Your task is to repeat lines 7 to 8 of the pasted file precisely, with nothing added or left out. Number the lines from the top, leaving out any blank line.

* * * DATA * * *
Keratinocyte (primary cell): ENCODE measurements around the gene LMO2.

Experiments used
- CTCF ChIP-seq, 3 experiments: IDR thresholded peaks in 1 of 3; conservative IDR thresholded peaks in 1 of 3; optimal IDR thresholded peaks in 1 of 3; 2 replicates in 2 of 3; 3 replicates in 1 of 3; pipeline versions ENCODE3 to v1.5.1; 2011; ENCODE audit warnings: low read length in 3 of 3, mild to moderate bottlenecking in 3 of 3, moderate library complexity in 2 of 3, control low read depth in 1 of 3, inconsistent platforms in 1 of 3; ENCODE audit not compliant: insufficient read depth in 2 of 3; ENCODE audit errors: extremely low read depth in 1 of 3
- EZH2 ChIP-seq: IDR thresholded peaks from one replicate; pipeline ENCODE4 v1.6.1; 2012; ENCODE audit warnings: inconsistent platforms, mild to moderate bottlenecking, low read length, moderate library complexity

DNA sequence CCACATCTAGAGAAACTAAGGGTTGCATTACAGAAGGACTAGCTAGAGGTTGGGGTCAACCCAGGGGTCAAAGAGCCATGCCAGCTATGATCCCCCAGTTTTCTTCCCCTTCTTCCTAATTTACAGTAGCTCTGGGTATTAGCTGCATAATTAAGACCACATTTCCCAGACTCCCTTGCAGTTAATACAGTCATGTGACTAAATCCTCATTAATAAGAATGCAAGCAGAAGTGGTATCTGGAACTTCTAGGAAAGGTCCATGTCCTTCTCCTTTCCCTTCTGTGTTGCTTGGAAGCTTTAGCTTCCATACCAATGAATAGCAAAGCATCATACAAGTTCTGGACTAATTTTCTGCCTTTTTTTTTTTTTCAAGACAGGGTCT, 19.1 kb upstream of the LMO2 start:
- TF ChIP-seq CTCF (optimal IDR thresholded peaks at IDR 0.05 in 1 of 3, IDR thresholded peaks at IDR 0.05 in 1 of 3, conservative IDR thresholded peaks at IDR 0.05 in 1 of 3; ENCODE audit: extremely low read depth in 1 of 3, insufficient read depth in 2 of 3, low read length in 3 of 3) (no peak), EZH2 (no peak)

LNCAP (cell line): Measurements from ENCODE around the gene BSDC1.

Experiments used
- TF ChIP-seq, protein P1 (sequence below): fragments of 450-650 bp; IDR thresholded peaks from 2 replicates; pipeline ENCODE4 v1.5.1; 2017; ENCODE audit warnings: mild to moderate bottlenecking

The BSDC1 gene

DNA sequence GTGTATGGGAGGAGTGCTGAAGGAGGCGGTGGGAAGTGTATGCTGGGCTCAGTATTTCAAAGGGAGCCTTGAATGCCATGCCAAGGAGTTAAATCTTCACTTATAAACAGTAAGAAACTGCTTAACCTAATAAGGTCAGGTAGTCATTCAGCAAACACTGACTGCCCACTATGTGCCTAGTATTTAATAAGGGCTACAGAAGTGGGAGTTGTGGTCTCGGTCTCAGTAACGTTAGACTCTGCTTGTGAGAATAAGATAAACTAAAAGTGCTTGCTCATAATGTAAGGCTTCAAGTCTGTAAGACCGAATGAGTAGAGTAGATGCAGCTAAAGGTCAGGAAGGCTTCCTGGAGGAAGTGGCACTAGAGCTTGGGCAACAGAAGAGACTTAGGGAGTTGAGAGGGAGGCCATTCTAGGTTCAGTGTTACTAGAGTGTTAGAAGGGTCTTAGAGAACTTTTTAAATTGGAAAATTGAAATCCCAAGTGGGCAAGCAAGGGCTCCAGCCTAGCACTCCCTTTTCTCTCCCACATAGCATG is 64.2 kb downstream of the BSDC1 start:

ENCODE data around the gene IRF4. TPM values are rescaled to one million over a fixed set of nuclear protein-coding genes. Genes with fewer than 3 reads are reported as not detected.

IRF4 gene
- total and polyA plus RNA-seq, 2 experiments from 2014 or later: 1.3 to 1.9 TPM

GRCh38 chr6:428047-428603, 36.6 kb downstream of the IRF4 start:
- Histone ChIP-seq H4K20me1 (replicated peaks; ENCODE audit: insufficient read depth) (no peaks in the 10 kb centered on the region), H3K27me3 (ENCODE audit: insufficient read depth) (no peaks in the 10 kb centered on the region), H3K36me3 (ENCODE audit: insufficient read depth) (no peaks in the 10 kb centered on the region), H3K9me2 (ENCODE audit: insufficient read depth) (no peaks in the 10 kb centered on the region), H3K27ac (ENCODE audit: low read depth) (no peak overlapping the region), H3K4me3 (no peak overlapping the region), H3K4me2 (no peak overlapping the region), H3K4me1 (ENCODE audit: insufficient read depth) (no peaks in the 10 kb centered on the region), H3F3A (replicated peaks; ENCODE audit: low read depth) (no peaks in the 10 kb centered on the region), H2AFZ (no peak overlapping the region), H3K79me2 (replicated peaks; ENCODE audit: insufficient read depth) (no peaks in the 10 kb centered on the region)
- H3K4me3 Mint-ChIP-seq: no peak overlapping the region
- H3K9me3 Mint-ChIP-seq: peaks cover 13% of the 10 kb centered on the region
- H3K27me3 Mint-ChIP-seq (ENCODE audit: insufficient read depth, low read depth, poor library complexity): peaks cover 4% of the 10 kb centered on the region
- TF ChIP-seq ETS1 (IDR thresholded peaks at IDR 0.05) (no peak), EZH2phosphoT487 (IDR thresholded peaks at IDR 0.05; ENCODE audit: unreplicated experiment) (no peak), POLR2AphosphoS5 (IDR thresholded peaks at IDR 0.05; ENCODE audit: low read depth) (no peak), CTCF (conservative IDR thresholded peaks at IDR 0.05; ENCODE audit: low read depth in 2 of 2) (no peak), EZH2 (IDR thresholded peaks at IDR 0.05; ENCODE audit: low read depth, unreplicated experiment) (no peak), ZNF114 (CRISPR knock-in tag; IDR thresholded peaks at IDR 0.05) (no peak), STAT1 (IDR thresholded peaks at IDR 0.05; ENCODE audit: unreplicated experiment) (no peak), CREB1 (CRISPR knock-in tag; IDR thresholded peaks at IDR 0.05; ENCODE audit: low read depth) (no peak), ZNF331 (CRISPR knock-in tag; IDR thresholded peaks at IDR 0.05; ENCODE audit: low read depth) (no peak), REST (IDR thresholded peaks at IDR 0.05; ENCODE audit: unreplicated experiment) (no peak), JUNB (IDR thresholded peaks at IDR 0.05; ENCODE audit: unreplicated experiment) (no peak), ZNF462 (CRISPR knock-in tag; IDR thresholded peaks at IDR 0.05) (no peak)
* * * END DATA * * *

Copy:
LNCAP (cell line): Measurements from ENCODE around the gene BSDC1.

Experiments used